Originally published Jan. 15, 2015.
Last year’s GOP efforts to repeal the Affordable Care Act were mostly political theater, but expect to see this year’s Republican-dominated Congress make significant changes, College of Charleston Professor Jordan Ragusa writes in the Christian Science Monitor’s DC Decoder.
“Don’t be surprised to see Republicans succeed in the 114th Congress modifying or even repealing some elements of the Affordable Care Act this session. In fact, I think it’s an inevitability,” Ragusa writes.
I see a lot of forecasts about repeal and/or modification, many of which are based on the writers’ beliefs about the act dubbed Obamacare. Ragusa seems to be a genuine Congressional process wonk who teaches courses about Congress and writes a blog called Rule 22, a title based on a Senate rule regarding filibuster.
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Regardless of the political passions swirling around the ACA, full repeal of any complex legislation is rare, he writes. Thus, last year’s repeal votes were mostly about staking out a position, rather than changing the law.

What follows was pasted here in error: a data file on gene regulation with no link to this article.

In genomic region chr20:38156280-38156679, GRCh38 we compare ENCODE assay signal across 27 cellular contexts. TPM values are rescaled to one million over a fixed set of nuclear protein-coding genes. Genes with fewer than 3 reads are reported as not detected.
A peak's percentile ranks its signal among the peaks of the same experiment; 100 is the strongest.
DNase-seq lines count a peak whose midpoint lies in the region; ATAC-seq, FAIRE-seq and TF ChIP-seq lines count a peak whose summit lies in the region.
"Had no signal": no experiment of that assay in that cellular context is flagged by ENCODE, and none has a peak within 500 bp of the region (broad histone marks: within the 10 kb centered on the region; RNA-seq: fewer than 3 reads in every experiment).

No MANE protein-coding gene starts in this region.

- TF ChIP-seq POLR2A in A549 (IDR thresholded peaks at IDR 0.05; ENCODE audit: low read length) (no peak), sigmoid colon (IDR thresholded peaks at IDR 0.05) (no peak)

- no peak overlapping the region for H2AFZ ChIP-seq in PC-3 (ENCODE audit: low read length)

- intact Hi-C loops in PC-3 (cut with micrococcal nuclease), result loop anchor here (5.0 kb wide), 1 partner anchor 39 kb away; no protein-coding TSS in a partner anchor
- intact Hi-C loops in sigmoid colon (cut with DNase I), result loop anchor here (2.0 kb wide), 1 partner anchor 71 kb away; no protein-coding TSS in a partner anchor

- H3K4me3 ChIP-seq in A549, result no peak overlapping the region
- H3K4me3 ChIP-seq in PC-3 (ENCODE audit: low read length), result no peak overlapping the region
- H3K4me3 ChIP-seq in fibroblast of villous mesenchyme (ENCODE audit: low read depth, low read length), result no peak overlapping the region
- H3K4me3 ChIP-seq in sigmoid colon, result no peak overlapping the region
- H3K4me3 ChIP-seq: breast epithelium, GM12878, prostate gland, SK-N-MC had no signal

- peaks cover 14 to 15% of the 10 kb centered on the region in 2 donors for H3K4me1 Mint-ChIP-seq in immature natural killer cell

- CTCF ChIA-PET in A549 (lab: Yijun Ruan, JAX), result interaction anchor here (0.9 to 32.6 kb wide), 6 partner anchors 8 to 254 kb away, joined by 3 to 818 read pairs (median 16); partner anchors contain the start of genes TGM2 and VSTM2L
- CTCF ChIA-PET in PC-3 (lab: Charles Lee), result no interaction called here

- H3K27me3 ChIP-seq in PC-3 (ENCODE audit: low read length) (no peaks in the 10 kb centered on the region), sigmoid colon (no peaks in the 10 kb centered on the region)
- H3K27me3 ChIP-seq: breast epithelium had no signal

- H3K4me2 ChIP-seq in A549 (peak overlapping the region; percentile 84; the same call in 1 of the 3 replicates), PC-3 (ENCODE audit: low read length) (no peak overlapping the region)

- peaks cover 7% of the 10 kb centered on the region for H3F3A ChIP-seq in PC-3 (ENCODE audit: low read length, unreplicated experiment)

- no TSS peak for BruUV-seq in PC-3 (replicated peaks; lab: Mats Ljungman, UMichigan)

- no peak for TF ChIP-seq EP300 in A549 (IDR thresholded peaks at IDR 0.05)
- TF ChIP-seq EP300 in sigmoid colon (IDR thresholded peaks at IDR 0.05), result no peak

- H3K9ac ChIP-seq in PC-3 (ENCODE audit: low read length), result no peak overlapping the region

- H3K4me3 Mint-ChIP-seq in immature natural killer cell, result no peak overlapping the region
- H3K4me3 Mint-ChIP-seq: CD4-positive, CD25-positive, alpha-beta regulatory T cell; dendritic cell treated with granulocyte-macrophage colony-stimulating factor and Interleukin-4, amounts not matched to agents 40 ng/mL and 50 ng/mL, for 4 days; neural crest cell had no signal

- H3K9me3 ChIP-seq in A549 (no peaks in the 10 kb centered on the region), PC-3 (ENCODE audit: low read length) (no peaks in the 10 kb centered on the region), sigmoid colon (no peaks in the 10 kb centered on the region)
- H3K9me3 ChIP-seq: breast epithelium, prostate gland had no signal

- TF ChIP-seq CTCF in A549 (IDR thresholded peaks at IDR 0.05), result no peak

But this year’s session started with House bills to modify specific parts of the act, by exempting veterans from the employer mandate tally and increasing the number of hours workers can put in without being eligible for mandatory coverage from employers. That approach has a much bigger chance of success, Ragusa says.
“What’s important here is that, even if Republicans are successful in their repeals efforts, it’s likely that major elements of Obamacare will remain in place. Indeed, some aspects of the law are incredibly popular,” he adds.
So there's good news and bad for both parties. Ragusa also notes that an analysis of repeal trends in all types of landmark legislation since the 1950s indicates that the peak risk comes 10 years after passage. That would be four years from now. Next week, he says, he’ll post more about specific factors affecting the chances of repeal.